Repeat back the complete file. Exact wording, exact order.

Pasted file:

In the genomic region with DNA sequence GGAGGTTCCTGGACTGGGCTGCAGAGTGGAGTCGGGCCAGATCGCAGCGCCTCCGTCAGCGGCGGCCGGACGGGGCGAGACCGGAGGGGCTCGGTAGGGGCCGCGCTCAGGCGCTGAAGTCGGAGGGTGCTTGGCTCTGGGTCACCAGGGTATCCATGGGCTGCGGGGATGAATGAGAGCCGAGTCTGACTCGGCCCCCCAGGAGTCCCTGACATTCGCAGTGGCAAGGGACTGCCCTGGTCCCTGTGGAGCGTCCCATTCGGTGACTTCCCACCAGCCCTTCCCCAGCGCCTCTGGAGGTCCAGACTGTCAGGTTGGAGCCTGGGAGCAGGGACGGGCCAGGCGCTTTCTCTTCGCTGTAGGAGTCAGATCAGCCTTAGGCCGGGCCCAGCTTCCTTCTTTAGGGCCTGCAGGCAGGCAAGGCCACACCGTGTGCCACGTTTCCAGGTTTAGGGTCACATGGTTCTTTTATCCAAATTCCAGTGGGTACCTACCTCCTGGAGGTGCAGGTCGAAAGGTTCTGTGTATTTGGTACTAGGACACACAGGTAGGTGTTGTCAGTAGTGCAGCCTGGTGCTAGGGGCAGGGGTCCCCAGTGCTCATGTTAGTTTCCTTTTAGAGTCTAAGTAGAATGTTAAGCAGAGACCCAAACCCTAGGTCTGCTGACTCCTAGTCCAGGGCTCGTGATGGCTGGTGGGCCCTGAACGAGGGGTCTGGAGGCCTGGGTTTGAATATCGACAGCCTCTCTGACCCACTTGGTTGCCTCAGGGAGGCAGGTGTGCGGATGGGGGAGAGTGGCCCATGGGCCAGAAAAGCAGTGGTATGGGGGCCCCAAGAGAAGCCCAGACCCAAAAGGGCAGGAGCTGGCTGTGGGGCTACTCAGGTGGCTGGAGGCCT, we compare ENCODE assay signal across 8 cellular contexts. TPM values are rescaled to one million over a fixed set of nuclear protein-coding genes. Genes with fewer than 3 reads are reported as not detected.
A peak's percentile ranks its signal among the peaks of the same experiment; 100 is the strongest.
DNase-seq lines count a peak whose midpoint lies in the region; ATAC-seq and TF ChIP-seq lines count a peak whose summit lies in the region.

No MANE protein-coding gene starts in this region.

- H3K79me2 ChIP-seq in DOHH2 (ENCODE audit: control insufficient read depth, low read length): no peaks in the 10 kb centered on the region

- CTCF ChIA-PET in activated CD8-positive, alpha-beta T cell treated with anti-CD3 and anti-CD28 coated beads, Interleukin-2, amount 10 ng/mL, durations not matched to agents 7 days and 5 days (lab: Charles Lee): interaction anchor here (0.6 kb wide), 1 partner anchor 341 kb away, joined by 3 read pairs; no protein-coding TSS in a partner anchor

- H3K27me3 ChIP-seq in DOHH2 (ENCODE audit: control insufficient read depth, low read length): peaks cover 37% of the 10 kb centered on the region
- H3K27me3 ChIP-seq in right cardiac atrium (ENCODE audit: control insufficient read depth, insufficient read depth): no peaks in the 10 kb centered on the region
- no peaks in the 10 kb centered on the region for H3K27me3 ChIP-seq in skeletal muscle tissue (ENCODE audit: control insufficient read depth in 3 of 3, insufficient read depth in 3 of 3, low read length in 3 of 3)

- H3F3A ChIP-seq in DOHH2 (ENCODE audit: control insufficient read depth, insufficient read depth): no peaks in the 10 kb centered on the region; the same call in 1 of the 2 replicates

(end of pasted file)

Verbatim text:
In the genomic region with DNA sequence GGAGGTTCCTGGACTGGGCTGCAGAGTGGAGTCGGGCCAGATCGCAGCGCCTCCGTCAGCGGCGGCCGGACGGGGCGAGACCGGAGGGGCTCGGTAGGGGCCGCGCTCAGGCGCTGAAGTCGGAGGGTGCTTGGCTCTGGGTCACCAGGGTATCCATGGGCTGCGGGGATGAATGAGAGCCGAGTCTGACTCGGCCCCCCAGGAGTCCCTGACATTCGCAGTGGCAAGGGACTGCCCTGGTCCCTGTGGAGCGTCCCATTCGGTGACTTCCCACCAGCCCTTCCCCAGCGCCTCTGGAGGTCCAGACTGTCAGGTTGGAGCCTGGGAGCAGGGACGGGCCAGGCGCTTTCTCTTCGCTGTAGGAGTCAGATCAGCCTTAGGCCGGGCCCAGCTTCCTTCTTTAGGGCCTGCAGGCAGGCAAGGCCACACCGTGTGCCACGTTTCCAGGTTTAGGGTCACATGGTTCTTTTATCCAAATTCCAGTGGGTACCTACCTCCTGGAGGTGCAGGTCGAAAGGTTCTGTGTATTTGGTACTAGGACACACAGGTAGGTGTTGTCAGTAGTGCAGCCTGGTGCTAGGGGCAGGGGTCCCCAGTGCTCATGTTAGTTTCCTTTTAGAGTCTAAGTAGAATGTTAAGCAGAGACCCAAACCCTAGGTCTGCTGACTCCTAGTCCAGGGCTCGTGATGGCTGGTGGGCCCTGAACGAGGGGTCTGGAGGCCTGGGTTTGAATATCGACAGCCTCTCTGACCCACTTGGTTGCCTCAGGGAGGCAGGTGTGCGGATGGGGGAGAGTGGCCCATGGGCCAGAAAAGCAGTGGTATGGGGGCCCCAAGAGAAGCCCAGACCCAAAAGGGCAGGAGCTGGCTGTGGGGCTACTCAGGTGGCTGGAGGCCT, we compare ENCODE assay signal across 8 cellular contexts. TPM values are rescaled to one million over a fixed set of nuclear protein-coding genes. Genes with fewer than 3 reads are reported as not detected.
A peak's percentile ranks its signal among the peaks of the same experiment; 100 is the strongest.
DNase-seq lines count a peak whose midpoint lies in the region; ATAC-seq and TF ChIP-seq lines count a peak whose summit lies in the region.

No MANE protein-coding gene starts in this region.

- H3K79me2 ChIP-seq in DOHH2 (ENCODE audit: control insufficient read depth, low read length): no peaks in the 10 kb centered on the region

- CTCF ChIA-PET in activated CD8-positive, alpha-beta T cell treated with anti-CD3 and anti-CD28 coated beads, Interleukin-2, amount 10 ng/mL, durations not matched to agents 7 days and 5 days (lab: Charles Lee): interaction anchor here (0.6 kb wide), 1 partner anchor 341 kb away, joined by 3 read pairs; no protein-coding TSS in a partner anchor

- H3K27me3 ChIP-seq in DOHH2 (ENCODE audit: control insufficient read depth, low read length): peaks cover 37% of the 10 kb centered on the region
- H3K27me3 ChIP-seq in right cardiac atrium (ENCODE audit: control insufficient read depth, insufficient read depth): no peaks in the 10 kb centered on the region
- no peaks in the 10 kb centered on the region for H3K27me3 ChIP-seq in skeletal muscle tissue (ENCODE audit: control insufficient read depth in 3 of 3, insufficient read depth in 3 of 3, low read length in 3 of 3)

- H3F3A ChIP-seq in DOHH2 (ENCODE audit: control insufficient read depth, insufficient read depth): no peaks in the 10 kb centered on the region; the same call in 1 of the 2 replicates